Soft Prices, Except for Building Materials

The Bureau of Labor Statistics (BLS) released the Producer Price Indexes (PPI) for January. Energy prices continued their recent decline, the index for finished goods was pushed up modestly by an increase in the price of food goods, while core prices (i.e., excluding food and energy) rose by 0.2%, the average over the last year.

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But the prices for certain building materials have moved up sharply. Gypsum prices rose 12% in January from December, mirroring a steep increase at the beginning of 2012, and are now 27% above year ago levels.

The pattern of price increases for wood products has more closely reflected improvements in the housing market. Prices for softwood lumber rose 7% in January while OSB prices rose 9%. Lumber prices are up 25% from levels last year, but OSB prices have outpaced the housing market recovery, rising 77% since last year.

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Producers of gypsum and OSB have blamed the recent price increases on reduced productive capacity (mothballing plant and equipment) following the long drought in housing. Some OSB producers have announced re-opening mills increasing capacity in late 2012 or plans for expansion in early 2013 based on the visible improvement in the housing sector. This should provide some relief in OSB pricing. In contrast, gypsum producers have announced another round of price increases for 2013.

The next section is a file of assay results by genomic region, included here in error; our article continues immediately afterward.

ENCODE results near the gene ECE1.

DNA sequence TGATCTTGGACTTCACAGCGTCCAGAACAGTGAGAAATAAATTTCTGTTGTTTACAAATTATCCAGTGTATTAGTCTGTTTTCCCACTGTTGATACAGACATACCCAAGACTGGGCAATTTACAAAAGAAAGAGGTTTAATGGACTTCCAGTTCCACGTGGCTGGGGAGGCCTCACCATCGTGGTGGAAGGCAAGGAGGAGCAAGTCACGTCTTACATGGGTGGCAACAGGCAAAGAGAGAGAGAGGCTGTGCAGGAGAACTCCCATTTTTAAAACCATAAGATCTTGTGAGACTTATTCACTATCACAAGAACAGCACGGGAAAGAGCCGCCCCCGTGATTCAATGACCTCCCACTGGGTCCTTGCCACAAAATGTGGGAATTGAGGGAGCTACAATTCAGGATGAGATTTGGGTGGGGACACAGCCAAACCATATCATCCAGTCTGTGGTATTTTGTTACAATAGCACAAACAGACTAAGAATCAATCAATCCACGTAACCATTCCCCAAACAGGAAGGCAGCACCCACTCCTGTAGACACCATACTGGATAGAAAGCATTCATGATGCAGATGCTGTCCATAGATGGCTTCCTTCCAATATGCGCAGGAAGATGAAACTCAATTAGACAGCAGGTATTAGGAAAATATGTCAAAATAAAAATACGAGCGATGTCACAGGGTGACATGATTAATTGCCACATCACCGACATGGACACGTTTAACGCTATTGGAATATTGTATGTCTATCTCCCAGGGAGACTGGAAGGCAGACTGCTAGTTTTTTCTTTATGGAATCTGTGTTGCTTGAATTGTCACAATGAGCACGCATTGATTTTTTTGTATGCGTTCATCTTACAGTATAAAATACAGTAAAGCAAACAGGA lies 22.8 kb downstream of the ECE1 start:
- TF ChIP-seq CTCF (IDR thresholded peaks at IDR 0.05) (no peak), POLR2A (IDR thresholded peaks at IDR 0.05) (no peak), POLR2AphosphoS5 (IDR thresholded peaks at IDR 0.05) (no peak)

NAHB research shows that drywall (gypsum) and lumber costs combined approach 20% of the cost of construction for a single family house (CostBreakdown). The steep increases in these building materials can have a significant impact on home builders’ cost of doing business as well as the cost of a new home to home buyers.


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